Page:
From what I've been reading, it seems like HO can be far more expensive in the end when it comes to control systems. Plus the headaches from all the vendors who use different boards, making it simpler - but more expensive - to just put in a new board so all the trains are on the same page so to speak.
With O scale you have two options, Lionel or MTH. I haven't got one yet, but I'm leaning towards MTH's system now since it seems less expensive to rig it to also run Lionel TMCC locos, whereas Lionel's system is more costly if you want to run MTH PS locos. Though I haven't fully read up on Lionel's second generation control system - maybe they have tried to even the odds in that respect.
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Spender wrote:

Er, no, in O _scale_ you have a whole lot of options that do not include Lionel and MTH, which are O _gauge_. ( "Tinplate" to use an old and obsolescent term.)
All NMRA standard DCC boards work together, regardless of scale.
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Spender wrote:

Really? When I look at DCC, the higher-amp decoders and boosters intended for O-scale are almost always more expensive than their HO counterparts. For example, the least-expensive Digitrax large-scale decoder is $48.00, while their HO-scale decoder that comes closest in the number of functions is $25.95 (Tony's prices). And of course, the same number of O-scale locos will require more and/or higher-amp boosters because they just plain draw more motor current per loco.

I'm guessing you're talking about DCC. If so, I'm curious as to where you read (or more likely mis-read) that. The beauty of DCC is that there is a common protocol that makes decoders ("boards") from *all* the vendors inter-operable. I have decoders from Digitrax, Lenz, NCE, TCS, and Wangrow in my locos, and they all run perfectly on my Digitrax-equipped layout. And when I take them to a Wangrow/NCE club layout I sometimes visit, they run perfectly there as well. I've *never* had to "put in a new board so all the trains are on the same page." The DCC Standards insure they're already there.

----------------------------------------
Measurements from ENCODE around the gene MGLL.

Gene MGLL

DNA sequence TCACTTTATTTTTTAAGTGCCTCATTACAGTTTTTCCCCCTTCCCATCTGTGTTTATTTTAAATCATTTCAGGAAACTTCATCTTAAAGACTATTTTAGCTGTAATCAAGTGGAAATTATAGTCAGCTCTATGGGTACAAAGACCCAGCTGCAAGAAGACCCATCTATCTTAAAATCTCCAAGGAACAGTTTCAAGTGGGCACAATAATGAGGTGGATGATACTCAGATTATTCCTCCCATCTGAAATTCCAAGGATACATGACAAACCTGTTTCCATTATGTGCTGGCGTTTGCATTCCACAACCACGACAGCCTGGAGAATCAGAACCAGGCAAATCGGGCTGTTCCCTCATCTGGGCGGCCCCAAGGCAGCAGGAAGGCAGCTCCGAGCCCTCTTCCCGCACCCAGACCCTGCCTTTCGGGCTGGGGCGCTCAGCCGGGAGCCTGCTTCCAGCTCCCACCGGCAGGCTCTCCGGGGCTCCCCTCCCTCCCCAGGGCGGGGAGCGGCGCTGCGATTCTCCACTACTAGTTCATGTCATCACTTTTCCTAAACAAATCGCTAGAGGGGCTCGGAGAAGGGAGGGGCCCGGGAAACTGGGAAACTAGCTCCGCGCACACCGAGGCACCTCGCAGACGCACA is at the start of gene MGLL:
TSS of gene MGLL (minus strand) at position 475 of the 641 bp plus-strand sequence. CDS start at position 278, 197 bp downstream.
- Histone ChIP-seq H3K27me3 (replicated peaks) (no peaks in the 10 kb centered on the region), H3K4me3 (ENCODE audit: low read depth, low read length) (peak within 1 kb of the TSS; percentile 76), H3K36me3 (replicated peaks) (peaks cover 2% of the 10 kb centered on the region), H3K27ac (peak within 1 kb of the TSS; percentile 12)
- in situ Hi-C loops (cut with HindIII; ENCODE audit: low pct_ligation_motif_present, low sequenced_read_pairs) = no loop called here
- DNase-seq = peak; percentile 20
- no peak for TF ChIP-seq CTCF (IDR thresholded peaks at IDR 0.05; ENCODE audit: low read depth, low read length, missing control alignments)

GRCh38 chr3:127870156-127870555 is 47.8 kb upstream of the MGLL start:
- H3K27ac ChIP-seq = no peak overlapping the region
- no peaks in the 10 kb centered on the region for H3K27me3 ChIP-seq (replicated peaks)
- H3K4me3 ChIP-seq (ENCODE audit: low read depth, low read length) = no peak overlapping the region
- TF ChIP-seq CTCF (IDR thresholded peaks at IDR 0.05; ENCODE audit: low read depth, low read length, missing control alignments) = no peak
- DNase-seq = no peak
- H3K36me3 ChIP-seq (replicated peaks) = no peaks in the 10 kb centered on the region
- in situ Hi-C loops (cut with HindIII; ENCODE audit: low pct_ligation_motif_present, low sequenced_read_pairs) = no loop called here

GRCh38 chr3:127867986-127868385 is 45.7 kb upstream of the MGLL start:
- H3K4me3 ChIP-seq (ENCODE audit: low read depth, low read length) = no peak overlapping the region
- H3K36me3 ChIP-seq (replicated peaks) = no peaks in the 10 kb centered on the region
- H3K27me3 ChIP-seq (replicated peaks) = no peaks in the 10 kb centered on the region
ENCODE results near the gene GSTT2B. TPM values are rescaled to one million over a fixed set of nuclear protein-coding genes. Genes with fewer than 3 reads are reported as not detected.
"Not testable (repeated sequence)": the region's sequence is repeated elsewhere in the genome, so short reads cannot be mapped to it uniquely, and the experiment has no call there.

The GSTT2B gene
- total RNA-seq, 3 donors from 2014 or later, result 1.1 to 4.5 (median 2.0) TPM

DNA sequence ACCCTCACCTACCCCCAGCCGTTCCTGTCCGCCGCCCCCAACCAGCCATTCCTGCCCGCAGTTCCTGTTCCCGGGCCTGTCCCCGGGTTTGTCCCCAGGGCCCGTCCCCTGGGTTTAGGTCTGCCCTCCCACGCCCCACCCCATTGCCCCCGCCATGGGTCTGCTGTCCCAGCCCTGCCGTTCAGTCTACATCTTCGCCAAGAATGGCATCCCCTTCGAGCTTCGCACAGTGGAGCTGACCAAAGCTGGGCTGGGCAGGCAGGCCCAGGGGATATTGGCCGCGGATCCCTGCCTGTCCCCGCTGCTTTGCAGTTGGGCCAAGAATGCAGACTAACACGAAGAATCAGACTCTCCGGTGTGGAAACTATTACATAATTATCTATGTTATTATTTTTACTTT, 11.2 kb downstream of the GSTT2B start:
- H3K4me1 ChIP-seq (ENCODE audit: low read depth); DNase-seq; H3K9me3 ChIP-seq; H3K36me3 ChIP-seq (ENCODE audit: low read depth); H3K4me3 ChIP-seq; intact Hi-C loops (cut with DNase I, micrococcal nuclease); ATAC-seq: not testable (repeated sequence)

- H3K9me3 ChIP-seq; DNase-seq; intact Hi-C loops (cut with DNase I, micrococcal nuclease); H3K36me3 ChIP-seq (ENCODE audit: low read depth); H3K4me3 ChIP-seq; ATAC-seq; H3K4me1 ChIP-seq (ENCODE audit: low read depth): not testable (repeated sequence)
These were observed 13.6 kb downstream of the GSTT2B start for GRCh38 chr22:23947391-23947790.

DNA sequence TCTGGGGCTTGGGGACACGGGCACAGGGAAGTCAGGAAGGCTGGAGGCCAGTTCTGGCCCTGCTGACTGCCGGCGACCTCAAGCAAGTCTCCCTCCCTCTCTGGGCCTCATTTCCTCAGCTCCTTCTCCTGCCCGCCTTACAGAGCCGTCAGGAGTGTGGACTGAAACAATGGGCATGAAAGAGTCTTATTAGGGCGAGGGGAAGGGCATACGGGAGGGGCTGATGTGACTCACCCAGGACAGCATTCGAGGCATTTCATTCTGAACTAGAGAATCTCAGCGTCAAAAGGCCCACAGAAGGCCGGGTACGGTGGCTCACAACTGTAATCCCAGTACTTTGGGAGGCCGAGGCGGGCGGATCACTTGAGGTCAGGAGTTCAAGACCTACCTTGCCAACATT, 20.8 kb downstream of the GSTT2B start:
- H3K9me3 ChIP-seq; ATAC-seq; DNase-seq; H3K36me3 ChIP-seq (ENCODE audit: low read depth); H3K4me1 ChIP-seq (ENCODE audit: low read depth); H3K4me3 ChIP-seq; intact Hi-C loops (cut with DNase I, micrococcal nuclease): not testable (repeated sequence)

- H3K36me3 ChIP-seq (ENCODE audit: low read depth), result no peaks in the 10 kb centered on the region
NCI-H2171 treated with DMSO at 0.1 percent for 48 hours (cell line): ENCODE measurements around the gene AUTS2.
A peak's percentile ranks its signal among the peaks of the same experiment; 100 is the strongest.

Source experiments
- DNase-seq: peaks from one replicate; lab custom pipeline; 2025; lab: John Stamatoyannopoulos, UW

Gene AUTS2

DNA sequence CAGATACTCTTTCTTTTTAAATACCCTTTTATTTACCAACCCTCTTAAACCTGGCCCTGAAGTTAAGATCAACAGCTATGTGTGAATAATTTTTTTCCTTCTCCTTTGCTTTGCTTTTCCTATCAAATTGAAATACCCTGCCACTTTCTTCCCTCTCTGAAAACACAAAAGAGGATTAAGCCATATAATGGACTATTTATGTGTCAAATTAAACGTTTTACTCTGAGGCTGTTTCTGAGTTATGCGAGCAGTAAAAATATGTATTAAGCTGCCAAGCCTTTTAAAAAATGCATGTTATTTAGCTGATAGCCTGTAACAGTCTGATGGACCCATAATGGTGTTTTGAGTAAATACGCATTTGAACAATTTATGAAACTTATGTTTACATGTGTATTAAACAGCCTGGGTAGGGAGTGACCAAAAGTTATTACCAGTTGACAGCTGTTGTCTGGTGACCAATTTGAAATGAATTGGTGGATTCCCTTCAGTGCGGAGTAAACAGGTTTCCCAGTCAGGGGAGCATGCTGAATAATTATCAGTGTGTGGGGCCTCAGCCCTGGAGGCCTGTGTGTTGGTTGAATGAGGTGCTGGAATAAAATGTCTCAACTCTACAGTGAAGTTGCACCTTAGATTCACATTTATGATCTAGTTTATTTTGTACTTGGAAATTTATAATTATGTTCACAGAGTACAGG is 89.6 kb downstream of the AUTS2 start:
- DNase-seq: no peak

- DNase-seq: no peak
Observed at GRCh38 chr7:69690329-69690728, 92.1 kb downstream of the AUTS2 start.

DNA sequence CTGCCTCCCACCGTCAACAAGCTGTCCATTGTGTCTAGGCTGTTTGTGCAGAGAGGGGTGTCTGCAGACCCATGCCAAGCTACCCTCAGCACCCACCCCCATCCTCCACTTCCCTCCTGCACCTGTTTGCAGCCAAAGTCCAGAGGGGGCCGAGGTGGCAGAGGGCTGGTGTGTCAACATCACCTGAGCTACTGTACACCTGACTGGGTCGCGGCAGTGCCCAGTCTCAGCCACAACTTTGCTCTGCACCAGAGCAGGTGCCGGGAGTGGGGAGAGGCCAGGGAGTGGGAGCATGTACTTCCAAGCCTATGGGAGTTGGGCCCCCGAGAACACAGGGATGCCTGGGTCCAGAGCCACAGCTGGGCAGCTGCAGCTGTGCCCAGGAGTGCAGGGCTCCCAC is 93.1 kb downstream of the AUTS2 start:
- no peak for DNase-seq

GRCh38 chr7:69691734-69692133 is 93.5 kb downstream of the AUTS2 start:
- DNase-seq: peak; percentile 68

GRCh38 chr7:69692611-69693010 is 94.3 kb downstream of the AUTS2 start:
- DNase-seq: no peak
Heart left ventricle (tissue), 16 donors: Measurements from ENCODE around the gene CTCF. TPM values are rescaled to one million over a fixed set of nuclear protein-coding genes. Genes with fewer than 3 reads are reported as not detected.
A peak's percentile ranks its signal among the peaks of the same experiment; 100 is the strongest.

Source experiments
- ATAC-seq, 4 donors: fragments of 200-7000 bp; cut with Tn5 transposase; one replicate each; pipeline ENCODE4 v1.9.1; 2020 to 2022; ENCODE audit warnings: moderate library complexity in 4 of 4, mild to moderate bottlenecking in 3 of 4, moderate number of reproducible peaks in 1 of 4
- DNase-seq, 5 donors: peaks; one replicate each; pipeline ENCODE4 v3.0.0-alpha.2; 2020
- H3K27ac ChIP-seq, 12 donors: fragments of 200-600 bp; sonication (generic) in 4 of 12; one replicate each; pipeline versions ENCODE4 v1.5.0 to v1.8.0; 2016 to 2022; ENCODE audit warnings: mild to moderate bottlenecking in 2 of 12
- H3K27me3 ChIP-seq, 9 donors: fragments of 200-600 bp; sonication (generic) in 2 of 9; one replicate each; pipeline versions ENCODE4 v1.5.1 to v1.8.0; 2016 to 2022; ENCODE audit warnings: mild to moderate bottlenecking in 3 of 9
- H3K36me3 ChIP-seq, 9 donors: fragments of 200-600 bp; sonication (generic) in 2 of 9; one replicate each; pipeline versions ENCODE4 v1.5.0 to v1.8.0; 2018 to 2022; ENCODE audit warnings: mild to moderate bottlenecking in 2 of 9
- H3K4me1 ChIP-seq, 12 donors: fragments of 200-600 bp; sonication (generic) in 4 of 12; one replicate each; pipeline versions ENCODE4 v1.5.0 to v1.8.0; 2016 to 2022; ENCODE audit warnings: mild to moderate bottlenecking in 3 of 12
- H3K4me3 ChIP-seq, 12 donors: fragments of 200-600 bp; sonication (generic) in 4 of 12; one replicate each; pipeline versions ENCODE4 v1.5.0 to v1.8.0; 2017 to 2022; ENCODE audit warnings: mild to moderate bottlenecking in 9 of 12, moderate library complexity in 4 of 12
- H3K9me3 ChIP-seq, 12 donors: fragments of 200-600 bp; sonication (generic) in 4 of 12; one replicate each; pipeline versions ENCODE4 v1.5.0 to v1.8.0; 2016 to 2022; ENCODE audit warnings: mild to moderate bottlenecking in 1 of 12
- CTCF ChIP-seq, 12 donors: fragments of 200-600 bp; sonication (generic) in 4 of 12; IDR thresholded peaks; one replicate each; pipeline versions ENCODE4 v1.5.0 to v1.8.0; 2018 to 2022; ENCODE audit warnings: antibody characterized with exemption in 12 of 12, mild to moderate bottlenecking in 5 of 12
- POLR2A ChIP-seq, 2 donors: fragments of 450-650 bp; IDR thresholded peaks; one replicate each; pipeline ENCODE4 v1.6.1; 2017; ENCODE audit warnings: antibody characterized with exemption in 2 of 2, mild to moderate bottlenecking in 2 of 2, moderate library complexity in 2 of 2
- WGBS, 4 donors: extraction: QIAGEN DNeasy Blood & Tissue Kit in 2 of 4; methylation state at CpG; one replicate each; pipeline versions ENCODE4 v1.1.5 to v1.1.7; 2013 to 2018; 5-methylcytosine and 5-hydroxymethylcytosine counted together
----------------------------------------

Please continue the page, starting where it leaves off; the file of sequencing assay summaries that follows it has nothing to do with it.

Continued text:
Brands or control systems? If you mean brands, there are many more out there than those two. And if you mean control systems, you're forgetting about at least three others - Straight DC or two-rail DCC, not to mention the AC that Lionel has used for many years.

Hmmm, doesn't "rig it to also run" sound like the same thing you were trying to accuse HO control systems of requiring (and again, I assume you mean DCC, although it isn't scale-specific in any way). It also seems that you're saying you're limited to whatever works with either of the two proprietary systems you choose. Talk about having to get all your trains on the same page!
Personally, I don't care which control system someone uses, or what scale they choose. All of them have their good points and their bad. I also realize that what's a good point to one person may be a drawback to another. But please, when someone asks for a comparison, give them accurate facts so they can determine the good and bad points from their perspective.
Stevert
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I may have been misreading it. Or I simply looked at one side. That is, people who were having no luck with a DCC loco and were told to install a different brand of decoder in it. Sometimes the tone of that advice made it sound as if changing the decoder was a virtual necessity unless you stuck to one brand of train.

Again, limited scope. I stated the two most obvious options since I'm partial to three-rail Lionel-esque trains.
I need to read more sites that aren't limited only to what I run.
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There is a brand that is considered sub-standard. It's OEMed by other companies because it's cheap to them. Many people have lots of problems so at times it's recommended to change those decoders. It's the old oats before or after the horse concept.